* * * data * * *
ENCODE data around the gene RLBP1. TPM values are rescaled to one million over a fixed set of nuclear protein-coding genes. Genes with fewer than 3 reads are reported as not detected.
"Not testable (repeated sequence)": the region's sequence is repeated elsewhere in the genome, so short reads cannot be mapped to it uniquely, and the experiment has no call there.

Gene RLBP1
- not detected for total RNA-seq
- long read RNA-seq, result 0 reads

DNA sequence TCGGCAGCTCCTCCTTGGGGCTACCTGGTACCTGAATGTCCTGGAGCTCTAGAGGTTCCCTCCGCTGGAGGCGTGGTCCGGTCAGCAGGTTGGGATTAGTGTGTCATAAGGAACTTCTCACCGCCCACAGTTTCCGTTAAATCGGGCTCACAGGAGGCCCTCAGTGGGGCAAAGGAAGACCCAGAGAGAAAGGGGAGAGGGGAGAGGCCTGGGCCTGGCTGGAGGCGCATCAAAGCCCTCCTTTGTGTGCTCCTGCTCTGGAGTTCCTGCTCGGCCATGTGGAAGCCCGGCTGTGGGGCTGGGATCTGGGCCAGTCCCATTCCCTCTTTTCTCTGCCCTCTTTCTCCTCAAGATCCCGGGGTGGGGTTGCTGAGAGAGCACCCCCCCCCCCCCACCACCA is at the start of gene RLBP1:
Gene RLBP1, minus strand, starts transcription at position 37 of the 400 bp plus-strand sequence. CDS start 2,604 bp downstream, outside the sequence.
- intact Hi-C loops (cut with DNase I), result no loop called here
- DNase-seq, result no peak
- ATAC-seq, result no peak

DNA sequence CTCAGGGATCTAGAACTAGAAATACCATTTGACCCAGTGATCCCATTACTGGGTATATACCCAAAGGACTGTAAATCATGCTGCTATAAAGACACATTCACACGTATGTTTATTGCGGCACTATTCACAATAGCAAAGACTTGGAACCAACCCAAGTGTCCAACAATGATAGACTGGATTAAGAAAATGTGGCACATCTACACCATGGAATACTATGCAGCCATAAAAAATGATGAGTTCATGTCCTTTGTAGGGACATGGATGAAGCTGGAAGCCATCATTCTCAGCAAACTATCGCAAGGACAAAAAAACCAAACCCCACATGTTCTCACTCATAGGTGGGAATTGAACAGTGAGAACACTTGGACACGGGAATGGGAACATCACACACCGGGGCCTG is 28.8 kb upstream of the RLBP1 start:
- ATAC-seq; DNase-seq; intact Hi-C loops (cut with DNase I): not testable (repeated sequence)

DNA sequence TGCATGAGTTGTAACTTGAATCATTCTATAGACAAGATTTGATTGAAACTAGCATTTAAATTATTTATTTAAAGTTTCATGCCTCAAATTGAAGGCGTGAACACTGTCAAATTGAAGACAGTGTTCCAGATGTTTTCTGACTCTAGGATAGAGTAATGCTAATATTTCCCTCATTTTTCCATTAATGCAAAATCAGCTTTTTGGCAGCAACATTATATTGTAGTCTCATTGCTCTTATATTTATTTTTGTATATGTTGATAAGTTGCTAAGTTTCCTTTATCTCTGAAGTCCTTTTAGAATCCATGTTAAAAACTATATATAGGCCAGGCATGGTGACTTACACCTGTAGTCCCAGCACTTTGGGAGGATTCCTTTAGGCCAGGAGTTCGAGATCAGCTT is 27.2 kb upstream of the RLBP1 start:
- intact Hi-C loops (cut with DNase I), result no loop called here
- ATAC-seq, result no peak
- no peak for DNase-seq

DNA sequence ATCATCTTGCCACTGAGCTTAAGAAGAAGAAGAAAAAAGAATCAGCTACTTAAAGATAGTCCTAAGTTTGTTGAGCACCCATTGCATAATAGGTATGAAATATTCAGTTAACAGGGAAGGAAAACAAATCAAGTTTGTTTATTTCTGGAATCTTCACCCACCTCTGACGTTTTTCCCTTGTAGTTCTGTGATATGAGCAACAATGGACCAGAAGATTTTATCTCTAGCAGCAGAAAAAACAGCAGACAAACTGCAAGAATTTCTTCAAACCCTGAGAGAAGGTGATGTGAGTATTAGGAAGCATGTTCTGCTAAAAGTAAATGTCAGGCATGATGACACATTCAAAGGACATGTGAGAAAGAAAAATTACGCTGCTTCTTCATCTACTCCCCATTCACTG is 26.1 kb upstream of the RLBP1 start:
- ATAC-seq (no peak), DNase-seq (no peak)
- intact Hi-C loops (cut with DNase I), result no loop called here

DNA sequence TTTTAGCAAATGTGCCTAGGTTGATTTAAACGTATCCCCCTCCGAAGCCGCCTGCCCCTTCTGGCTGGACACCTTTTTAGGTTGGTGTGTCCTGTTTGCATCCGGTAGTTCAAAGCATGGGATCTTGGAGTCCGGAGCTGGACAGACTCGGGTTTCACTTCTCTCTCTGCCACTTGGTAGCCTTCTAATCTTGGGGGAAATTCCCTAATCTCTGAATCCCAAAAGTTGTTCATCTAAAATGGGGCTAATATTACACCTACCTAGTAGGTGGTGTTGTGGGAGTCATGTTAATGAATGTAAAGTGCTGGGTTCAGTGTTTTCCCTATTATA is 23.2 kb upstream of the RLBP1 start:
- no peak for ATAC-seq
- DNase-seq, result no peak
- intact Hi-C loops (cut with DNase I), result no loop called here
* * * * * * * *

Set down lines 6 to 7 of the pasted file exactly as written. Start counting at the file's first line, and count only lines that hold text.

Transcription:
DNA sequence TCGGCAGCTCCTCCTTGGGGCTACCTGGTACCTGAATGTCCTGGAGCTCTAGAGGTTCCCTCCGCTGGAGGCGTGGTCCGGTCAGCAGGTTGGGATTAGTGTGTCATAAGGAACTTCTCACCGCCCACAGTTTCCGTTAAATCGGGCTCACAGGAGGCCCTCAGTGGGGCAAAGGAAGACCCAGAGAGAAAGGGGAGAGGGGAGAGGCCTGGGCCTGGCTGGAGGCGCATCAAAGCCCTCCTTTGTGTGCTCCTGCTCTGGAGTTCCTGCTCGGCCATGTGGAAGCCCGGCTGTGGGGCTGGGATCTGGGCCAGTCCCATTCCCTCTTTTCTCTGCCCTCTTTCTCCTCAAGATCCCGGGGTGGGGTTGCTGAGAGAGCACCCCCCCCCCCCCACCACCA is at the start of gene RLBP1:
Gene RLBP1, minus strand, starts transcription at position 37 of the 400 bp plus-strand sequence. CDS start 2,604 bp downstream, outside the sequence.